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The great Australian methamphetamine flood

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Australian Federal Police officers during a 2017 seizure of over 900kg of ice (Screenshot via YouTube)

Statistics show that Australia is losing its war on methamphetamines, so perhaps it's time to rethink our strategy, writes Dr John Jiggens.

THE ILLICIT DRUG DATA REPORT (IDDR) is the annual summary of the “progress” of Austalia’s endless war on drugs.

Produced by the Australian Crime Intelligence Commission (ACIC), Australia’s national criminal agency, their most recent snapshot of the drug war, IDDR 2016/17, records that the 154,650 Australian drug arrests that year was enough to fill AAMI stadium three times.

A record 27 tonnes of illicit drugs were seized that year, too — twice the weight of a QE2 anchor, the IDDR boasts. The rampaging illicit drug market has grown so huge, it can comfortably drag this staggering weight of seizures in its wake. If only our Government could “grow” other industries so well.

In his preface, ACIC CEO Michael Phelan reports that the drug markets in Australia remain ‘resilient’, though the enormous numbers of drug arrests suggest that “rampant” would be a more accurate characterisation.

In another carefully measured euphemism, he calls Australia’s methamphetamine market ‘large and intractable’, but, as the graph below shows, “going gang-busters” is a far more accurate assessment. This graph of amphetamine seizures at the border over the most recent decade exhibits the unambiguous profile of a methamphetamine flood.

(Source: ACIC)

The graph illustrates the weight (and number) of amphetamines seizures at the Australian border in each financial year for the decade before 2016/17. The period between 2011 and the present is what I call the “great Australian methamphetamine flood” when enormous amphetamine seizures from overseas criminal gangs began to be detected at the Australian border, which turned rapidly into the present unprecedented flood. The cause of this flood, ironically, was the war on ice, itself and the extraordinarily high price of ice caused by the war.

The war on ice

Now into its tenth year, the war on ice is portrayed as an outstanding success by the media and Government. Under this tough-on-drugs, lock-all-users-up approach, Australia has spent tens of billions on law enforcement while spending relatively little on treatment, trying to arrest our way out of the problem.

The policy has proved counter-productive because the anti-ice propaganda (remember those sensationalist “Ice Kills” ads?) is dismissed by users, despite their appeal to non-users. Most users are not having problems and when they do, being demonised makes recovery difficult because it cuts their support from family and friends.

Unlike Portugal, which treats drugs as a health problem and pours its money into treatment, we try to solve the problem using police, courts and prisons, with shock tactics, with military-style assaults, believing that we will win the war through shock and awe. As drug offences skyrocket, the cost of drug law enforcement – the amount of Government money spent on the police, prisons and courts securing these drug arrests – increases proportionally.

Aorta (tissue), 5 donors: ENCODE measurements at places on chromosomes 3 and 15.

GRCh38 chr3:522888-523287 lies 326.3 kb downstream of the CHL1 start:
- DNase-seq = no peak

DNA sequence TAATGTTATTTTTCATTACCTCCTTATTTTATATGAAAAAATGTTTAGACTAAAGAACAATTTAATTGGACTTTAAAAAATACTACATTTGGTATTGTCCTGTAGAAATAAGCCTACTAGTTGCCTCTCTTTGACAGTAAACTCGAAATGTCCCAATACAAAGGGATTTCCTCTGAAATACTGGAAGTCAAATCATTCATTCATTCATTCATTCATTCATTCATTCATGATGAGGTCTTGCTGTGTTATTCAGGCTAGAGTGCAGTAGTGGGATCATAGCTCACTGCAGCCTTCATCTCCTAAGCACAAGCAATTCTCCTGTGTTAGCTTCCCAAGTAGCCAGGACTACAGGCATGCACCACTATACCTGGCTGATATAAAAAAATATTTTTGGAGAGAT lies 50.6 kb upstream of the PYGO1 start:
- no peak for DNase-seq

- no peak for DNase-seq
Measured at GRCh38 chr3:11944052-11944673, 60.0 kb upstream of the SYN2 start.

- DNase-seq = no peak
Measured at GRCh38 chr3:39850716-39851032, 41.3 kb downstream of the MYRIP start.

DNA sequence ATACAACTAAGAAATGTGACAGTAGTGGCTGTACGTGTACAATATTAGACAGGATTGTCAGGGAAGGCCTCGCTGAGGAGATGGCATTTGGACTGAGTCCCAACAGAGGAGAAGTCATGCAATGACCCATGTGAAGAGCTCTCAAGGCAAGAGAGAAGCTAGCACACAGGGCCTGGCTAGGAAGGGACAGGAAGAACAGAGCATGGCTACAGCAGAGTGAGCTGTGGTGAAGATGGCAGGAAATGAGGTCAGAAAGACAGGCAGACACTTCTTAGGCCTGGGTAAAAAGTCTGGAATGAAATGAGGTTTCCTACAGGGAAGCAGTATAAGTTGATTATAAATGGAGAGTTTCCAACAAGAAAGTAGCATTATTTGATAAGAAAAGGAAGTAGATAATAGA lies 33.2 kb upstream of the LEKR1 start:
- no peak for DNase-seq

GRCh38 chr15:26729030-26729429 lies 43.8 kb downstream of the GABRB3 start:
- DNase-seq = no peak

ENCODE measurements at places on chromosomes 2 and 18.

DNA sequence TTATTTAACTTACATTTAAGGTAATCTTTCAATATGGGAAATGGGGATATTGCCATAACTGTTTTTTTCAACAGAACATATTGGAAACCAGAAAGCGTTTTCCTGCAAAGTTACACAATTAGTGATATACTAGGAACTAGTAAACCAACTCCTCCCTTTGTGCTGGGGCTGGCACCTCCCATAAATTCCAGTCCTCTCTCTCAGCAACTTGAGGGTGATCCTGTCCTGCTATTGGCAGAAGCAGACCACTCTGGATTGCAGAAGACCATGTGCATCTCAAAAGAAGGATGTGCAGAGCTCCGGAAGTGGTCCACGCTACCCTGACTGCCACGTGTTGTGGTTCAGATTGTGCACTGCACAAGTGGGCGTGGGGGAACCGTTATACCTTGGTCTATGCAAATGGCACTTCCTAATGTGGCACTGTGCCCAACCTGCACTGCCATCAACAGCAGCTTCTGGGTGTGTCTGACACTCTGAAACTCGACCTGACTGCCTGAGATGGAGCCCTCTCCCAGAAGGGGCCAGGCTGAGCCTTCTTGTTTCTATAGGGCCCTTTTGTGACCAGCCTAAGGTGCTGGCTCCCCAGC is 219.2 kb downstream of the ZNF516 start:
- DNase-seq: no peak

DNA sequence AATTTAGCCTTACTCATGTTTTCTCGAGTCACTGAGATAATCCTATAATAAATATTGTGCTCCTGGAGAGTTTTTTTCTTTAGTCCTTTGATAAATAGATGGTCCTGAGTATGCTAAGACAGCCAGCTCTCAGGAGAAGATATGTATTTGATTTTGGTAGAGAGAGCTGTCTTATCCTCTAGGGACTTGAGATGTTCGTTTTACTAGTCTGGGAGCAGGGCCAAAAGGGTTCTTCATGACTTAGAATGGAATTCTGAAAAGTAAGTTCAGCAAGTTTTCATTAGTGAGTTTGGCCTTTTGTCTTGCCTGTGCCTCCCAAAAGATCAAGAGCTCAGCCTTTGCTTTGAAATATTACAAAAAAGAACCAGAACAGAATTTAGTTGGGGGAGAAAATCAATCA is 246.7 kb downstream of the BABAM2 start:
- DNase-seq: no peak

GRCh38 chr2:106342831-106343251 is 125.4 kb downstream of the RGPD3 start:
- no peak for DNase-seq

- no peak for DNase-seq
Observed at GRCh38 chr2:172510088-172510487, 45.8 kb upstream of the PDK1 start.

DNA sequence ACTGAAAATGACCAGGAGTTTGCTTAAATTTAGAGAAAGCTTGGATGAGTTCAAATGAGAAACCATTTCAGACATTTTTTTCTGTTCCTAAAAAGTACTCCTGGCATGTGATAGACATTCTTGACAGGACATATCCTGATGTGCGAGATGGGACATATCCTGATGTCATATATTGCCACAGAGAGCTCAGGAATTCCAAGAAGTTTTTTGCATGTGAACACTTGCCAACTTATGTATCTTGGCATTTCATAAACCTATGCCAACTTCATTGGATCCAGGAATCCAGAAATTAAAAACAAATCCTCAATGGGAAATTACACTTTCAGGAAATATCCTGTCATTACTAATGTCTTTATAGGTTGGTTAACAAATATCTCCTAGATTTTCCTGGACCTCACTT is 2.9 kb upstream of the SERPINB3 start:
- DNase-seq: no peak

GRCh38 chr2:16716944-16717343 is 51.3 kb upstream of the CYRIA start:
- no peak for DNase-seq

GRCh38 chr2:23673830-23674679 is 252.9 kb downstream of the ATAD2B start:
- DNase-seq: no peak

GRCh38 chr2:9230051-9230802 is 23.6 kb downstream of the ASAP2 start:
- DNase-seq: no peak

(*Sources below)

During these six years, we spent over $10 billion on drug law enforcement and received the methamphetamine flood as an unexpected consequence. While total drug arrests almost doubled because of the “tough on drugs” policy – increasing from 84,757 to 154,600 between 2010/11 and 2016/17 – the number of amphetamine-type stimulants (ATS) arrests in Australia almost quadrupled from 12,897 to 47,531 as the police in Australia unleashed the war on meth.

All that police attention that the war on ice brought should have caused the price of ice to rise, but after an initial spike the price of ice remained puzzling stable, nonchalantly navigating the crackdown because Australia now had the highest-priced ice in the world.

For the police and Government media departments, these were glory days. Record-breaking seizure followed record-breaking seizure; with every massive seizure, premiers and police commissioners, prime ministers and Border Force ministers claimed victory. But no matter how big the seizure was or how many stunning victories they announced, they never had any effect. The methamphetamine market wasn’t a market any more. It was an unprecedented flood.

Since May 2011, the Australian record for methamphetamine seizures has increased sevenfold, going from a then-record seizure of 240 kilograms that month to a new record of 306 kilos in July 2012, to a newer record of 585 kilos in November 2012, to another record ice seizure of 849 kilos in November 2014. In turn, this was surpassed by a new record seizure of 903 kilos in early 2017 which was again topped by a seizure of 1.2 tonnes in Geraldton later that year.

This brings us to the massive seizures of 2019 — the tsunamis. The first of these, the so-called “tsunami of ice”, was 1.7 tonnes of meth that was discovered in California en route to Victoria in January 2019. This can’t be counted as an Australian record; rather it is included because it is the largest ever meth seizure in the USA, giving Australia the U.S. record ice seizure as well. The latest Australian record – the Australian tsunami – is 1.6 tonnes of methamphetamine discovered in a consignment of stereo speakers in Melbourne in June 2019. These twin meth tsunamis were both valued at $1.3 billion.